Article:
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Unformatted text preview: 92.305 Homework 4 Solutions October 9, 2009 Exercise 2.4.1. Complete the proof of Theorem 2.4.6 by showing that if the series n =0 2 n b 2 n diverges, then so does n =1 b n . Example 2.4.5 may be a useful reference. Proof: We will show that if n =0 2 n b 2 n diverges then n =1 b n does too by exploiting a relationship between the partial sums s m = b 1 + b 2 + + b m and t k = b 1 + 2 b 2 + + 2 k b k . Because n =0 2 n b 2 n diverges, its monotone sequence of partial sums ( t k ) must be unbounded. To show that ( s m ) is unbounded it is enough to show that for all k N , there is term s m satisfying s m t k / 2. This argument is similar to the one for the forward direction, only to get the inequality to go the other way we group the terms in s m so that the last (and hence smallest) term in each group is of the form b 2 k . Given an arbitrary k , we focus our attention on s 2 k and observe that s 2 k = b 1 + b 2 + ( b 3 + b 4 ) + ( b 5 + b 6 + b 7 + b 8 ) + + ( b 2 k- 1 +1 + + b 2 k ) b 1 + b 2 + ( b 4 + b 4 ) + ( b 8 + b 8 + b 8 + b 8 ) + + ( b 2 k + + b 2 k ) = b 1 + b 2 + 2 b 4 + 4 b 8 + + 2 k- 1 b 2 k = 1 2 (2 b 1 + 2 b 2 + 4 b 4 + 8 b 8 + + 2 k b 2 k ) = b 1 / 2 + t k / 2 . Because ( t k ) is unbounded, the sequence ( s m ) must also be unbounded and cannot converge. Therefore, n =1 b n diverges. squaresolid Exercise 2.4.2. (a) Prove that the sequence defined by x 1 = 3 and x n +1 = 1 4- x n converges. Proof: We will show that this sequence is decreasing and bounded (which will also settle the issue of well-definedness: since x 1 is 3 and subsequent terms are even smaller, x n never equals 4, so the denominator 4 x n never vanishes). First lets use induction to show that this sequence is decreasing. Observe that x 1 = 3 > 1 = x 2 . We need to prove that if x n > x n +1 then x n +1 > x n +2 . Note that x n > x n +1 implies that x n < x n +1 . Adding 4 to both sides of the inequality gives 4 x n < 4 x n +1 . It follows that 1 4 x n > 1 4 x n +1 , 1 which is precisely what we need to conclude x n +1 > x n +2 . Thus by induction, ( x n ) is decreasing. The argument above shows that ( x n ) is bounded above by 3, so now well use this fact in proving by induction that ( x n ) is bounded below, and more specifically, that x n > 0 for all n . Clearly x 1 > 0. Now assume x n > 0. Because ( x n ) is decreasing, we know that x n x 1 = 3, which implies that x n +1 = 1 4- x n is positive. By induction, ( x n ) is bounded below by 0 for all positive integers N ....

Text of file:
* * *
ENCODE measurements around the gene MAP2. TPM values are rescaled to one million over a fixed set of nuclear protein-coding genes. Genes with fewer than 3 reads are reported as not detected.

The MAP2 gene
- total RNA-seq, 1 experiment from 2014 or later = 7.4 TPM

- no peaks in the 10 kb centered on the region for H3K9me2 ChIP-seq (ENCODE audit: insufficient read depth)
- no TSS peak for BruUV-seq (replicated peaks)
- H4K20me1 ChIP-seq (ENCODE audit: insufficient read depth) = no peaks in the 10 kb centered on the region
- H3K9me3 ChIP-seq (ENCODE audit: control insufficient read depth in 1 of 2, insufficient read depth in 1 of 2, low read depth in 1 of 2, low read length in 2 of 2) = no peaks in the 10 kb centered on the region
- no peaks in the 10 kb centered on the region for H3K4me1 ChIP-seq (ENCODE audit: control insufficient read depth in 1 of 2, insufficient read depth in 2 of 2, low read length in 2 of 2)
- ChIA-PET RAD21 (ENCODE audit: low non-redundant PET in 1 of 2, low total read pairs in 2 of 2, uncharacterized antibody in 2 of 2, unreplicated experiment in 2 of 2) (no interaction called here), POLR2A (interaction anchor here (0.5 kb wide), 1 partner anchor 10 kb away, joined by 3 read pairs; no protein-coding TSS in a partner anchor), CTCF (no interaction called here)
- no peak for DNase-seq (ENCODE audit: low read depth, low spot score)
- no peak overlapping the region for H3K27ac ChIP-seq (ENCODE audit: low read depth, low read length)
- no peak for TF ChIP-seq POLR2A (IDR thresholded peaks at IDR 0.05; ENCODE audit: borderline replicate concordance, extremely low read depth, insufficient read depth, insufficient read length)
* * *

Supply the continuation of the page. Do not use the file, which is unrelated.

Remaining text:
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This note was uploaded on 07/15/2010 for the course MATH 521 taught by Professor Metcalfe during the Spring '10 term at University of North Carolina Wilmington.
- Spring '10